Educating Peter # 17

October 14, 2012

This week Michael decided to sent me two songs to try and persuade me the 1980s weren’t a barren musical wasteland. Both songs are by The Piranhas, who, according to Michael, were a ska-punk band. I’ll take his word for it, because I don’t remember any band called The Piranhas.

Of the two songs, “Tom Hark” is Michael’s favourite, so that’s the one he put forward for The Song To Be Dismantled Analyzed.

Before I get stuck into the song, I’ll let Wikipedia give you a bit of background to it:

“[The Piranhas] achieved their biggest success with their cover version of the South African kwela song “Tom Hark”. This had been an instrumental hit in 1958 for Elias & His Zig Zag Jive Flutes, and had already been covered in a ska style by Millie Small. With new lyrics written by the band’s frontman “Boring” Bob Grover, it was a Top 10 hit in the UK in 1980. It was the first song to feature on BBC Television‘s pop music programme, Top of the Pops, when it returned in 1980 after being blacked out for several months by industrial action.”

OK. There were approximately eight things there I didn’t know.

Off we go:

The Piranhas – “Tom Hark” (1980)


0:00-0:03 – The swing beat at the very start of the song reminded me of the music of the 1940s. I like the music of the 1940s.

0:03-0:35 – Now it’s gone South African. This very cute. I’m enjoying it. But…

Considering it’s a song that had new lyrics written for it, after the 35-second mark I started wondering where those lyrics had gotten to.

0:35-1:00 – The cuteness continues. Still no sign of those lyrics.

1:00-1:04 – The lyrics have arrived. Ugh. Talk about a mood-spoiler. The lyrics begin: “Does anybody know how long ’til World War Three?” Can I have a different set of lyrics please?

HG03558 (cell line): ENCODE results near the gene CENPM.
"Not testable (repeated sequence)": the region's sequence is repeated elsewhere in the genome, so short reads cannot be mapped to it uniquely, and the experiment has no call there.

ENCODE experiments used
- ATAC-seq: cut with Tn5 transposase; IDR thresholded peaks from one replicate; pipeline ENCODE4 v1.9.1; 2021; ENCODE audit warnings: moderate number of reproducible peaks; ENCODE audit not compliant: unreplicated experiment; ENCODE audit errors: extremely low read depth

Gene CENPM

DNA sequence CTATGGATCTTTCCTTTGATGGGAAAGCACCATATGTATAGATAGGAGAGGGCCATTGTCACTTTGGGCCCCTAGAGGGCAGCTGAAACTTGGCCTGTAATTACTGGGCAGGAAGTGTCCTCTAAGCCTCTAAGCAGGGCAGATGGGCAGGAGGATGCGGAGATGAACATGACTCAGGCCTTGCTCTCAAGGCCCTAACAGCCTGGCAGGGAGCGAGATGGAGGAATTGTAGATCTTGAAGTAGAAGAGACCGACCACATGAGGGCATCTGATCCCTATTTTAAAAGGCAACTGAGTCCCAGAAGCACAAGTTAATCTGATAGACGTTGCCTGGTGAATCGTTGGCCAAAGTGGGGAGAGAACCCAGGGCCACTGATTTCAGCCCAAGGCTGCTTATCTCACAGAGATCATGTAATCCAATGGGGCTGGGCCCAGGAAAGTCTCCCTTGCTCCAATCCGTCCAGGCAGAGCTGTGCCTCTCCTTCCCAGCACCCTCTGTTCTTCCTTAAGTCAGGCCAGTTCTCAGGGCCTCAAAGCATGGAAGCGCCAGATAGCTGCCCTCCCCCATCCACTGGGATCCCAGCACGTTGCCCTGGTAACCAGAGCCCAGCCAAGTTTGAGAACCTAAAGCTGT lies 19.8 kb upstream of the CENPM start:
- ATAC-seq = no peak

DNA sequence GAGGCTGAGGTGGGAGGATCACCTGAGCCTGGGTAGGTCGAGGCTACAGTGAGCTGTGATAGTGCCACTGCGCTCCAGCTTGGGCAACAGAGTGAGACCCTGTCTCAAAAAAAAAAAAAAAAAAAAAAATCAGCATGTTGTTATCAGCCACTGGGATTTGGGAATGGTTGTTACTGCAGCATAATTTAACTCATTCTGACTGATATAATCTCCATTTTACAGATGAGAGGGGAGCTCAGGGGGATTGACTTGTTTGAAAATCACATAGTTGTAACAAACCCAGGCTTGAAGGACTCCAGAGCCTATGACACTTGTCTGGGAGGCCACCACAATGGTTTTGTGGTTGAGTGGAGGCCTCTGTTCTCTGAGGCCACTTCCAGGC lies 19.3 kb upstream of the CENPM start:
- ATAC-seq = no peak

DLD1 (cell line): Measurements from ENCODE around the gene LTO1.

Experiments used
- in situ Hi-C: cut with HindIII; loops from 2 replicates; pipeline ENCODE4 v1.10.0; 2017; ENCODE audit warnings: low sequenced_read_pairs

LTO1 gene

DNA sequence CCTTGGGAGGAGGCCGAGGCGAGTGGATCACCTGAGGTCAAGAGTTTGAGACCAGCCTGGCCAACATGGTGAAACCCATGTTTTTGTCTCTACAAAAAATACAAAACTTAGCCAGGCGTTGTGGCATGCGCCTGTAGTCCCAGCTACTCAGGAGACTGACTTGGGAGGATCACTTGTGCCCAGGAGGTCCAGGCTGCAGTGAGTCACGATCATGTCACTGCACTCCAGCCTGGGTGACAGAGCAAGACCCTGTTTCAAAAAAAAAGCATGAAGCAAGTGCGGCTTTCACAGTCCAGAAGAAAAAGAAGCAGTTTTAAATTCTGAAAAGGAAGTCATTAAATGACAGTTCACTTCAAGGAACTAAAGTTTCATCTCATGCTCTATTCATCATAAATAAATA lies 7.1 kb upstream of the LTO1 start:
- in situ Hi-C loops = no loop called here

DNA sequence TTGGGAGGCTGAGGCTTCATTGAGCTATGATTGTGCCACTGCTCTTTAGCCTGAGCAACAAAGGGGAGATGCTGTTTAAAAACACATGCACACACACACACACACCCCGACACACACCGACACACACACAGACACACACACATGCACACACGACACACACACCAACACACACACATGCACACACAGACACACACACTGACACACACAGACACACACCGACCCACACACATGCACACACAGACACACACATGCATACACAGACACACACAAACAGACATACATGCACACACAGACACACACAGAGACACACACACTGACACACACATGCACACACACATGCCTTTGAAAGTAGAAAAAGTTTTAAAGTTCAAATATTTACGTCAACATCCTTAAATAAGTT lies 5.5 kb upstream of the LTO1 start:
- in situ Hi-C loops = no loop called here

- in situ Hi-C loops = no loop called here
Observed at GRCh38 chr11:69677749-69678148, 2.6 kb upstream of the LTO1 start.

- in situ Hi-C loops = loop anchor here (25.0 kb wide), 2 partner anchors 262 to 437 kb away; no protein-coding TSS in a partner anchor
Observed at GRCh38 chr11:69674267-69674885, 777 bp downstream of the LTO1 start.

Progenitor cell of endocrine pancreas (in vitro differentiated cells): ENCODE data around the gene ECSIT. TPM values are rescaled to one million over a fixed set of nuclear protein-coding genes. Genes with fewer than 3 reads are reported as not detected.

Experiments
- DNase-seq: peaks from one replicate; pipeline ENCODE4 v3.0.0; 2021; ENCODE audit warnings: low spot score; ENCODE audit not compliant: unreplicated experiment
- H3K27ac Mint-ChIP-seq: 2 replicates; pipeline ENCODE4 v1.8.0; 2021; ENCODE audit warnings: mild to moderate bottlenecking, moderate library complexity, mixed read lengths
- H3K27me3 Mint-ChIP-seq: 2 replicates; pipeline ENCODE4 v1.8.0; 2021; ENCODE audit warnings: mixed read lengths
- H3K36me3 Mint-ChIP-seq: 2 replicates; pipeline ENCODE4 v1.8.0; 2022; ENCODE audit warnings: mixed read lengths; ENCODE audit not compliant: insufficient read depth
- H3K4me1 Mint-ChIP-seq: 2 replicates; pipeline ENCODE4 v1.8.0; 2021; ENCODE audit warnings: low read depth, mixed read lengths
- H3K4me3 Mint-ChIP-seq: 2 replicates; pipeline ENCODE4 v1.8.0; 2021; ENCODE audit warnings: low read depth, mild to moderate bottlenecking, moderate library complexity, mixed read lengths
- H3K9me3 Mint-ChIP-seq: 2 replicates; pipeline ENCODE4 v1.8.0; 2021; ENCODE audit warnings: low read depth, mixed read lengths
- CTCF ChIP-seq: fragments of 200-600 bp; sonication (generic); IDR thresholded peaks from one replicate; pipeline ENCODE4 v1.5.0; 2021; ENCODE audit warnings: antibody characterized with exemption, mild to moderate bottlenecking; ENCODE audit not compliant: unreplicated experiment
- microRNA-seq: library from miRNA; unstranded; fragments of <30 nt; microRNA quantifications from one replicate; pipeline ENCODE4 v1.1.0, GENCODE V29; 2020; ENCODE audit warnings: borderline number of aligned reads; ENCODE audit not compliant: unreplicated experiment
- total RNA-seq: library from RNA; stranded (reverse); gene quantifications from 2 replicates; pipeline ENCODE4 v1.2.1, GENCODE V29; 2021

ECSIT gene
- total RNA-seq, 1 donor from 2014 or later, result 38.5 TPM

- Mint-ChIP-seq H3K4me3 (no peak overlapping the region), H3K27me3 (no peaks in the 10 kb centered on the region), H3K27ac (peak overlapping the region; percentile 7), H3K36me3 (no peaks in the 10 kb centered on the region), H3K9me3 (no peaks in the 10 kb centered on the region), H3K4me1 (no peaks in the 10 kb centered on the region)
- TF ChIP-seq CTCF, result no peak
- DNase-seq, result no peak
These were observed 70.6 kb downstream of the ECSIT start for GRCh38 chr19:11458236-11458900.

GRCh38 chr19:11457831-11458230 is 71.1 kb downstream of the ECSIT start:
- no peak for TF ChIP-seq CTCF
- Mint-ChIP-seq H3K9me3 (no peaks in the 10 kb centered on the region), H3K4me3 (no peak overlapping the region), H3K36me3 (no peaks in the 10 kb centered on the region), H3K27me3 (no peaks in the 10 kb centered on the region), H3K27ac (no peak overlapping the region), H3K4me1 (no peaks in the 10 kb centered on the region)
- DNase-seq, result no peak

1:04-1:07 – But at least the lyrics are played for laughs. Next line: “I wanna know, I gotta book me holidee.” That’s better.

1:07-1:14 – Next two lines: “They want me in the army, but I just can’t go / I’m far too busy listening to the radio.” That’s fair enough.

1:14-1:27 – The words of the chorus sum up the sentiment of the song:

“The whole thing’s daft, I don’t know why,
You have to laugh, or else you cry,
You have to live or else you die,
You have to laugh or else you cry.”

1:27-1:39 – This a very jolly song. What ho!

1:39-1:52 – Next verse. More of the same “Knees up Mother Brown! Oi!” stuff.

1:52-2:05 – It’s gone a little quieter for this chorus. (The drummer stopped drumming.) I wasn’t going to comment on any aural aspects of this song, mainly because I hadn’t noticed anything out of the ordinary, but there is one thing about this chorus. Usually in a song of this nature (loud, cheerful, and singalong) there’d be handclaps on the offbeat. In this chorus, though, instead of handclaps there’s something that sounds like a suction cup, or a plunger – or something. I don’t know what it is, because I haven’t heard anything like it before.

2:05-2:18 – The drums have started up again, but suction cup thing is still there on the offbeat. Now I wondering if it was always there in the song. Time for a quick rewind… Ah, I’ve discovered it was there earlier in the song. It made its first appearance at 0:48.

Right. Back to where I was…

2:18-2:42 – Here’s where the entire band does a little accent (first time at 2:20). It’s like a cancan dancer kicking out her leg.

That’s about all I can think to say about “Tom Hark”. Not very interesting, but there it is.

Now for the other one:

The Piranhas – “Zambezi” (1982)


0:00-2:44 – Great song, so-so performance.

Both those songs were cover versions. Now it’s time for the originals…

Elias And His Zig-Zag Jive Flutes – “Tom Hark” (1958)


Lou Busch & His Orchestra – “Zambezi” (1956)


Which reminds me of New Zealand Australian band Dragon‘s song:

Dragon – “O Zambezi (1978)